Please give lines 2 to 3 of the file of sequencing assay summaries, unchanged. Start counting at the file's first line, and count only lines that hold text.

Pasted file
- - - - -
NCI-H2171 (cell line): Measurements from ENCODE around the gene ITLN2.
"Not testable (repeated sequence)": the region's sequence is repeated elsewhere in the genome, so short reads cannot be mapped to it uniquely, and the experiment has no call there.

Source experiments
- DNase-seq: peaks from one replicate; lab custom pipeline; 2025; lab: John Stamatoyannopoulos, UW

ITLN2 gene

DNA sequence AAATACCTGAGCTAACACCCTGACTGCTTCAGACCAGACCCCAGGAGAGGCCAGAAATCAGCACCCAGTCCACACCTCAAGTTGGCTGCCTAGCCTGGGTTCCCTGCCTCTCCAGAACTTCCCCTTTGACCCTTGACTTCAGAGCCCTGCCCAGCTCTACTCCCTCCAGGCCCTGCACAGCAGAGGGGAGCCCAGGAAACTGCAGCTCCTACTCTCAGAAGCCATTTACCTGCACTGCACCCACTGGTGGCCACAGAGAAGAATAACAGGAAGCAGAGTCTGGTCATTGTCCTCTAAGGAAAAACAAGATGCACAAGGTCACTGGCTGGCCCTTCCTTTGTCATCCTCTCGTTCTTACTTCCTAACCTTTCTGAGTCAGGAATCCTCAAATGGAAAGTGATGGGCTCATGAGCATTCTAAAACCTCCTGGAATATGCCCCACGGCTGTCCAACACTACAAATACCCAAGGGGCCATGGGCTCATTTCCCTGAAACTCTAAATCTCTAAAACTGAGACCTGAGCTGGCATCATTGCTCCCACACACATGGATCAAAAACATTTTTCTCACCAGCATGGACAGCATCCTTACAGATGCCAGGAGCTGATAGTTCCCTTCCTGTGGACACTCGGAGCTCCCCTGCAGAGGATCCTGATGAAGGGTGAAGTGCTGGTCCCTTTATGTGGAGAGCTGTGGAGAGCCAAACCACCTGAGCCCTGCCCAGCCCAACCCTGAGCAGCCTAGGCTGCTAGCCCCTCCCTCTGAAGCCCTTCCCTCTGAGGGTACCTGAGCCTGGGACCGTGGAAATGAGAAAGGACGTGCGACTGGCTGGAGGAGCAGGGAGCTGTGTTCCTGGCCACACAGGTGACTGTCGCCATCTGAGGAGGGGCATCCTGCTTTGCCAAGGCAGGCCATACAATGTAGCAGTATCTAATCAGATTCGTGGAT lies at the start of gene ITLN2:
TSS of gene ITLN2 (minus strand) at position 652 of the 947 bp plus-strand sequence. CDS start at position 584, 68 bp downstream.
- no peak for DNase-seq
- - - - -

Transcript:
"Not testable (repeated sequence)": the region's sequence is repeated elsewhere in the genome, so short reads cannot be mapped to it uniquely, and the experiment has no call there.

Source experiments